Anyone in sales knows the importance of a good closer.
As a sports guy, when I think of an ace closer, I think of some stud coming out of the bullpen in the bottom of the ninth to save the day. I used to love in back in the 1970s and 1980s when the closer was ushered in on a golf cart with a top shaped like the team's baseball helmet. I also loved it when the San Diego Padres played the song Hell's Bells when they brought in ace reliever Trevor Hoffman.
I don't think the Indianapolis Super Bowl bid committee will be playing Hell's Bells on Tuesday when they bring out their ace closer at the Ritz-Carlton in the Buckhead district of Atlanta, but it should be no less dramatic. On Tuesday Indianapolis, along with Minneapolis and New Orleans, will make their oral bids for the 2018 Super Bowl. They are each allowed two presenters who are given 15 minutes to wow the fickle owners.
Indy's Super Bowl bid boss Allison Melangton is so amped about who will give the city's closing pitch Tuesday, she refused to tell reporters last week who that would be. That person won't be identified to the public until Monday in Atlanta.
It will be interesting to see who the bid committee comes up with. In 2007, when Indianapolis unsuccessfully bid for the 2011 Super Bowl, city officials called on beloved coach Tony Dungy.
In 2008, when the city bid for and won the right to host the 2012 Super Bowl, the bid committee was a bit more unconventional. It chose then Indianapolis Public Schools Superintendent Eugene White. His ties to the legacy project involving Tech High School no doubt influenced that decision. If you ever met White, even briefly, you know what a big impression he can make.
Your guess is probably about as good as mine who will make the closing arguments on Indianapolis' behalf this time around. I know one thing. It won't likely be a current politician. The NFL has asked bid committees a few years back not to have mayors and governors involved in the pitch.
I polled fellow IBJ editorial staffers to see who they thought might make good closers for Indianapolis. I got some interesting guesses.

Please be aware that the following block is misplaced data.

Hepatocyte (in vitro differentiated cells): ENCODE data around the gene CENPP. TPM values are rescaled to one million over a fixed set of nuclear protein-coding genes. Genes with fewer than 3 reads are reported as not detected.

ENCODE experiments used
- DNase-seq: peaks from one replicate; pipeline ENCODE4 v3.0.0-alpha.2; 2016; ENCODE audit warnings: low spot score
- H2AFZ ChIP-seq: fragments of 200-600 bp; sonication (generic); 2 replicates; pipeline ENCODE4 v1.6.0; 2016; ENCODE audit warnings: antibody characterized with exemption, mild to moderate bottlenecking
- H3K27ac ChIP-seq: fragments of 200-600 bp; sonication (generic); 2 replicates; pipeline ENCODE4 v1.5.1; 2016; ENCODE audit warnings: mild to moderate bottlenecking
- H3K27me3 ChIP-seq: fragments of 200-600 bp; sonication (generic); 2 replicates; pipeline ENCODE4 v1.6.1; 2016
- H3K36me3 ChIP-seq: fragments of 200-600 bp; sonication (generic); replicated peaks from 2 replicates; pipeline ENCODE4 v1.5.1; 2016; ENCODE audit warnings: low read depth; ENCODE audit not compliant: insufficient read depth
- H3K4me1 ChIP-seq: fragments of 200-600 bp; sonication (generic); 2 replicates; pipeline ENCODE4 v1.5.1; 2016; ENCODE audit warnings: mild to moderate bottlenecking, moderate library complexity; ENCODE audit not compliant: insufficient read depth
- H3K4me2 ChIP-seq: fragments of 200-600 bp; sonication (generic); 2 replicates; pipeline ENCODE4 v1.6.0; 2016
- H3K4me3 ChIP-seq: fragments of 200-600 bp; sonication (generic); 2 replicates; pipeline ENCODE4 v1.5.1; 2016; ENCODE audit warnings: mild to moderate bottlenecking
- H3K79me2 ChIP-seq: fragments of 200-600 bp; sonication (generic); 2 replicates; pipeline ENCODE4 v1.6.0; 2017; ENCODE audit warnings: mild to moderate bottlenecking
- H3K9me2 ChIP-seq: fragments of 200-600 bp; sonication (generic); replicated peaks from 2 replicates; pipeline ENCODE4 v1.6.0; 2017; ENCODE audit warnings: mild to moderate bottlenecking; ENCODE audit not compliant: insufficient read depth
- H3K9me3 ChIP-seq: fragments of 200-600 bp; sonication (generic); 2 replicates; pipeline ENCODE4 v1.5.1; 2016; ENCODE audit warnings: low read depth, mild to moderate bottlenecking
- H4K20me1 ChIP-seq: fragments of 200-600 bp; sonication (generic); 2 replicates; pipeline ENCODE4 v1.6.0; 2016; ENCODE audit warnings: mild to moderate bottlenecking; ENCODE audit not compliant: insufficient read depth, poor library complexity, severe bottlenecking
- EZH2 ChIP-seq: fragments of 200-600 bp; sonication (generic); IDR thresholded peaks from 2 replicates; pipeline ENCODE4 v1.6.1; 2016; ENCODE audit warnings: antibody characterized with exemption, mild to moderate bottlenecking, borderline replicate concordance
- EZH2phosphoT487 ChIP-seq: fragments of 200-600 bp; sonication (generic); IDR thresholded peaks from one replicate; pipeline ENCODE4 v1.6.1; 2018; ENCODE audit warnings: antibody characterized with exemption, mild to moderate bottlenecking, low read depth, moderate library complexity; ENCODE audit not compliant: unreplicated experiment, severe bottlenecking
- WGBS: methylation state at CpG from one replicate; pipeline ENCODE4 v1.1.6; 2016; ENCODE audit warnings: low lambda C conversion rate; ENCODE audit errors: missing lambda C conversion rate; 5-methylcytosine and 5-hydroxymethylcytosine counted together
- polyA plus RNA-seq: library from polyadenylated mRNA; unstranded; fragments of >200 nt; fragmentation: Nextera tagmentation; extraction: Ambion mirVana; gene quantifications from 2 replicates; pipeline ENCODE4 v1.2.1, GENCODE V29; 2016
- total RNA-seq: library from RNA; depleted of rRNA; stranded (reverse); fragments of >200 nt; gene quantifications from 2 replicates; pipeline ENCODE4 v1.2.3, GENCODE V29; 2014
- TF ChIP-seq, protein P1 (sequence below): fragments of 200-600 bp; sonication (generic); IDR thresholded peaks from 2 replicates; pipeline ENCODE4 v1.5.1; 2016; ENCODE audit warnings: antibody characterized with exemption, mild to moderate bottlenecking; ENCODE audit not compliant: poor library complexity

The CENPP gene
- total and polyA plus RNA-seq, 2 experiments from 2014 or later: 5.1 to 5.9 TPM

First, let's remove two obvious candidates. It won't be Indianapolis Colts Coach Chuck Pagano, who beat cancer in 2012 and tugged at the heart strings of a nation of sports fans. I was told Thursday, he won't be in Atlanta for the meetings.
I'd be stunned if it was Colts QB Andrew Luck. As engaging as he is, I don't think the young, emerging star is the right man for this job. NFL owners want to hear from a voice of experience. Someone with a certain stature that a 20-something just doesn't have.
Forget Josh Kaufman. The local singer who recently made it big on the TV series The Voice is a little too Johnny Come Lately. Besides, I'm not sure The Voice is on the radar of many NFL owners. But who knows.
How about former Gov. Mitch Daniels? The Purdue University president certainly has the stature. But he's probably a bit too political and a tad removed from the Indy scene at this point.
One of my editors suggested Craig Huse or some other executive connected with St. Elmo Steak House. Hmmm. That's a tasty idea. I do know that St. Elmo made a huge impression not only at the 2012 Super Bowl, but at the 2010 and 2011 Super Bowl when they flew in their famous shrimp cocktail. St. Elmo shrimp was also part of the previous bid.
Another editor pondered if it could be Josh Bleill, the former Marine who lost both his legs while on duty in the Middle East. Bleill currently works for the Colts and is a very moving motivational speaker. He'd be an interesting choice.
Other suggestions included:
-- Hoosier author John Green
-- Someone involved with the Indianapolis Motor Speedway revitalization
-- An IndyCar Series driver or team owner
-- An Eli Lilly & Co. big-wig
-- Someone tied to the Indianapolis Prize.
In the final analysis, everyone in the IBJ newsroom that I asked said it's just so difficult to know who or what would sway the 32 millionaires that make up the group of NFL owners.
Minneapolis and New Orleans, the other two finalists to land the 2018 Super Bowl thus far are being less secretive about their bid presenters.
New Orleans' powerbroker presenters will be New Orleans Convention & Visitors Bureau President Steve Perry and Entergy Executive Vice President Rod West.
Minneapolis presenters will be their bid committee co-chairs, business owner Marilyn Nelson Carlson and Ecolab CEO Doug Baker. They may not have a secret closer, but they have told Minnesota reporters this week and last that they have "secret weapons."
This process has more intrigue than an Agatha Christie novel. As for who Indy's secret closer will be, only time will tell.
Until Monday, though, let the speculation begin. Who you got?